National Arts Policy Roundtable Sundance- Arts and Healing: Body, Mind, and Community

 

Earlier this year I was invited by Robert Redford, founder of Sundance Institute and Robert L. Lynch, President and CEO of the Americans for Arts to join the 8th annual convening of the Americans for the Arts National Arts Policy Roundtable that took place on September 19-21, 2013 in partnership with the Sundance Institute and located in the beautiful Wasatch Mountains of Utah.

This year’s topic for the 2013 Americans for the Arts National Arts Policy Roundtable, Arts and Healing: Body, Mind, and Community, examined how the arts play an important role in the rehabilitation of those who have experienced both mental and physical traumas including our nations wounded warriors. Further, the arts are a proven driver in the healing of communities in need and through that process help foster creative placemaking in communities throughout the world. Through presentations and discussions we discussed best practices, heard from those engaged in the work, and brainstormed how to best further the role of the arts as a rejuvantive tool for our nation, and the world.

As a representative of Music Therapy and TIRR Memorial Hermann, I spoke on a panel during the convening that focused on healing the mind and the body through the arts.

The National Arts Policy Roundtable is the leading arts policy convening in the United States. Since 2006, more than 200 high-level decision makers and thought leaders have gathered to recommend policies and strategies critical to the arts and advancing American society. Participants included corporate CEOs, foundation presidents, philanthropists, government leaders, military heads, artists, and academics. In addition to spirited discussion and debate, the convening has also produced significant and measurable policy achievements at the national, state, and local community levels.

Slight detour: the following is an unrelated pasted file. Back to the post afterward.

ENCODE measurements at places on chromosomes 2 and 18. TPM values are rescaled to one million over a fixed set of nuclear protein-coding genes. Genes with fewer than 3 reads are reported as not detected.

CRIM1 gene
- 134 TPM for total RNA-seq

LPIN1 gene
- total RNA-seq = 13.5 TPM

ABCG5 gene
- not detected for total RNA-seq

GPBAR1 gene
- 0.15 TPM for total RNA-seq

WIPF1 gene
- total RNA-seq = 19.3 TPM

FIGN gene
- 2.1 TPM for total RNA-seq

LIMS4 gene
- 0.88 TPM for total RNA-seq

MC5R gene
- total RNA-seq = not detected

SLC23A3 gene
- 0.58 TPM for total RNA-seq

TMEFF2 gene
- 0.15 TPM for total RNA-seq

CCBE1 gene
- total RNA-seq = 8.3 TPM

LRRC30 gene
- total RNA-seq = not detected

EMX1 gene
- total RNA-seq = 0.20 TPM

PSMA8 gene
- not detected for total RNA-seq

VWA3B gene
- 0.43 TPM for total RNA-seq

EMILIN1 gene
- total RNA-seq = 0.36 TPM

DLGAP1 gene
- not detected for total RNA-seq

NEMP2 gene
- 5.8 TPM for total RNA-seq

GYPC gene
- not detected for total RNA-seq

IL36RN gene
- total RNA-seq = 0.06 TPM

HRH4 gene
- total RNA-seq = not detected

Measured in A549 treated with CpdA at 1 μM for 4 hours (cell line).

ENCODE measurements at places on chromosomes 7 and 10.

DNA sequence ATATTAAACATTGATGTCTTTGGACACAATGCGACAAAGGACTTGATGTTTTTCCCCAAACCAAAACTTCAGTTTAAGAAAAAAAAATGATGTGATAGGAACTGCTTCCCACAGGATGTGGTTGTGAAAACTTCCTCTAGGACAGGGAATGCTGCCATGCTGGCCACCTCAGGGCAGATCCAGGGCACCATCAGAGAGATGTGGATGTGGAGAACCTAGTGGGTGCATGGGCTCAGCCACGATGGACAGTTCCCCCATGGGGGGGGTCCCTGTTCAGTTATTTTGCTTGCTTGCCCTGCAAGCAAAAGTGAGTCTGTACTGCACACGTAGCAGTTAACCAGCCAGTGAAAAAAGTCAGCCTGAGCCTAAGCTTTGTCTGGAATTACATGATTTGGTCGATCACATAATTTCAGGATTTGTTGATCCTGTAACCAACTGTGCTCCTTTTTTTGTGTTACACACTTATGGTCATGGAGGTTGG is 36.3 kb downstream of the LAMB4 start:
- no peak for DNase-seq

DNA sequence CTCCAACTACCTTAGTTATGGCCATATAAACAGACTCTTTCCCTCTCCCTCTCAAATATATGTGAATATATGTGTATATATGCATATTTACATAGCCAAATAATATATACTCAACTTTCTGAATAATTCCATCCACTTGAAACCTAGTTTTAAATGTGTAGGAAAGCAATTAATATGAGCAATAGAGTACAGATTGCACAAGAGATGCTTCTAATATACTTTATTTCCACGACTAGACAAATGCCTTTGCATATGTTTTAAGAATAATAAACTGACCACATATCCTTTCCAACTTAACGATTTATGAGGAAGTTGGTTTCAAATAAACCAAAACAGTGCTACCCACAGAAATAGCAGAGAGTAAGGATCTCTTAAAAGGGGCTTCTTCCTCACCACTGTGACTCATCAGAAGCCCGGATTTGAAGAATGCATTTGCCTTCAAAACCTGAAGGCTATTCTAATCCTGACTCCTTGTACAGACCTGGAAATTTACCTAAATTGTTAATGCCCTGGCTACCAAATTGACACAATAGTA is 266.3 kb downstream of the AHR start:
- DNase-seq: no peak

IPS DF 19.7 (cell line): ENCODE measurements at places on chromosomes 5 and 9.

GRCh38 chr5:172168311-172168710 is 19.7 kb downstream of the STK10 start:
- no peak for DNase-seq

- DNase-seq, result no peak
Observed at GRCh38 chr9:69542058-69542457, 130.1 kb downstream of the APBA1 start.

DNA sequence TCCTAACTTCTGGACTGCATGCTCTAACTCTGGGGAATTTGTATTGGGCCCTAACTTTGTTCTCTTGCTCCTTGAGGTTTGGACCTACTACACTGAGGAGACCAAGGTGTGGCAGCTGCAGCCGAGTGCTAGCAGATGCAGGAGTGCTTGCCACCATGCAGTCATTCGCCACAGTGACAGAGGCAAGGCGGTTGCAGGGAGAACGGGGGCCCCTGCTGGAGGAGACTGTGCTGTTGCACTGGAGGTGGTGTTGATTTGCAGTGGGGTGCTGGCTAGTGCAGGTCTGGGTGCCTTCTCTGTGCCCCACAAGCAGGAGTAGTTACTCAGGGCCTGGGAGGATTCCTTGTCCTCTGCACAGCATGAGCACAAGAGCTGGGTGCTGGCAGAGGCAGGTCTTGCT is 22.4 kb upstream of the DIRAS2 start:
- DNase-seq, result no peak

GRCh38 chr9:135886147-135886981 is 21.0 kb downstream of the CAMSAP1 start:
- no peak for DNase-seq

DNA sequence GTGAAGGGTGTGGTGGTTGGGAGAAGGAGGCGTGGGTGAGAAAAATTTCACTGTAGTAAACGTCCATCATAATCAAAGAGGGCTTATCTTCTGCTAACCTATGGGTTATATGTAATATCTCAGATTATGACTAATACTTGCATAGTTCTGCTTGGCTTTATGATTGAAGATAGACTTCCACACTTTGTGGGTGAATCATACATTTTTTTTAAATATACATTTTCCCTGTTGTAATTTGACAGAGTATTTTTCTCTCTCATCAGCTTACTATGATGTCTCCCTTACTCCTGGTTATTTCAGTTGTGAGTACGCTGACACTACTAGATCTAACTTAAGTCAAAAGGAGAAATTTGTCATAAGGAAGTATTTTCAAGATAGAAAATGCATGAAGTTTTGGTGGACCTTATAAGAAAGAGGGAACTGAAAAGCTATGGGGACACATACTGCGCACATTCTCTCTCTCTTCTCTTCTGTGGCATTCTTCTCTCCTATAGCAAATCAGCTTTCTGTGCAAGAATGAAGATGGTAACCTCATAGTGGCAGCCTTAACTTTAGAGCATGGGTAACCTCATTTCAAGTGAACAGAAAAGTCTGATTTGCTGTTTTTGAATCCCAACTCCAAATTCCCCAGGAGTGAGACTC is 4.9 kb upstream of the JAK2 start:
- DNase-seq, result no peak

As a member of the 2013 Roundtable, I was able to give my clinical perspective among an influential group of 30 public- and private-sector peers. Being a part of this dialogue will hopefully result in cross-sector policy recommendations—solutions that will ultimately serve as a policy road map for community leaders across the country—helping others move from knowledge to action. The work during the Roundtable is the first step in an ongoing process of engagement in issues critical to the arts and society.

Mainly, I was I honored to be invited to such an event. I met some of the greats that weekend including: Robert Redford, Ben Folds, and our acting Surgeon General. I was able to advocate for Neurological Music Therapy and continue to spread the importance of our techniques being part of evidence based practice. My hope is that there will be more opportunities for research in music therapy and more musicians interested in the field.

Panelist

Panelist

Sundance retreat

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